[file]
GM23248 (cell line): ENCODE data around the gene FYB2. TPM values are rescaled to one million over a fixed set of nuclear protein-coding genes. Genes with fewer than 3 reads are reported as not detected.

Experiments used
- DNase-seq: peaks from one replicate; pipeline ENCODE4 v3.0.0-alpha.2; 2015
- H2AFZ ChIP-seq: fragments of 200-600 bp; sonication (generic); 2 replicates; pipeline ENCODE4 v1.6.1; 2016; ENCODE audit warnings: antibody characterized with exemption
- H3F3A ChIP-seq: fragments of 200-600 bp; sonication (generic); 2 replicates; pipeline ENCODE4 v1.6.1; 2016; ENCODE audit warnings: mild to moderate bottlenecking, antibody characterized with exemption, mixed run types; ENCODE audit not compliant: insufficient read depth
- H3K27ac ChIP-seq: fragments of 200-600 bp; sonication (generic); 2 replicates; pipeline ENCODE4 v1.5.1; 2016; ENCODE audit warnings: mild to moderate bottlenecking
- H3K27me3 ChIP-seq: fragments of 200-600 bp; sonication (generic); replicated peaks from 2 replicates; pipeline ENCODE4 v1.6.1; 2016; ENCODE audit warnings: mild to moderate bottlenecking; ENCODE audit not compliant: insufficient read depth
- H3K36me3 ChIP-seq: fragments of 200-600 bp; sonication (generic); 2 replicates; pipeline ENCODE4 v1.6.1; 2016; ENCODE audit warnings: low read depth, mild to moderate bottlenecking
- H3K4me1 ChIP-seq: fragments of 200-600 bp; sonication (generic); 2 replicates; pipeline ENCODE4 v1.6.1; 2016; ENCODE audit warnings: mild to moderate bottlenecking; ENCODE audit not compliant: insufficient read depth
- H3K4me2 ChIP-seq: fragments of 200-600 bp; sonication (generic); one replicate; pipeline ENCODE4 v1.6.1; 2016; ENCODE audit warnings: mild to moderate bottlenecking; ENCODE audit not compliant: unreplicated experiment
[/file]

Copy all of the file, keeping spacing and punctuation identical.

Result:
GM23248 (cell line): ENCODE data around the gene FYB2. TPM values are rescaled to one million over a fixed set of nuclear protein-coding genes. Genes with fewer than 3 reads are reported as not detected.

Experiments used
- DNase-seq: peaks from one replicate; pipeline ENCODE4 v3.0.0-alpha.2; 2015
- H2AFZ ChIP-seq: fragments of 200-600 bp; sonication (generic); 2 replicates; pipeline ENCODE4 v1.6.1; 2016; ENCODE audit warnings: antibody characterized with exemption
- H3F3A ChIP-seq: fragments of 200-600 bp; sonication (generic); 2 replicates; pipeline ENCODE4 v1.6.1; 2016; ENCODE audit warnings: mild to moderate bottlenecking, antibody characterized with exemption, mixed run types; ENCODE audit not compliant: insufficient read depth
- H3K27ac ChIP-seq: fragments of 200-600 bp; sonication (generic); 2 replicates; pipeline ENCODE4 v1.5.1; 2016; ENCODE audit warnings: mild to moderate bottlenecking
- H3K27me3 ChIP-seq: fragments of 200-600 bp; sonication (generic); replicated peaks from 2 replicates; pipeline ENCODE4 v1.6.1; 2016; ENCODE audit warnings: mild to moderate bottlenecking; ENCODE audit not compliant: insufficient read depth
- H3K36me3 ChIP-seq: fragments of 200-600 bp; sonication (generic); 2 replicates; pipeline ENCODE4 v1.6.1; 2016; ENCODE audit warnings: low read depth, mild to moderate bottlenecking
- H3K4me1 ChIP-seq: fragments of 200-600 bp; sonication (generic); 2 replicates; pipeline ENCODE4 v1.6.1; 2016; ENCODE audit warnings: mild to moderate bottlenecking; ENCODE audit not compliant: insufficient read depth
- H3K4me2 ChIP-seq: fragments of 200-600 bp; sonication (generic); one replicate; pipeline ENCODE4 v1.6.1; 2016; ENCODE audit warnings: mild to moderate bottlenecking; ENCODE audit not compliant: unreplicated experiment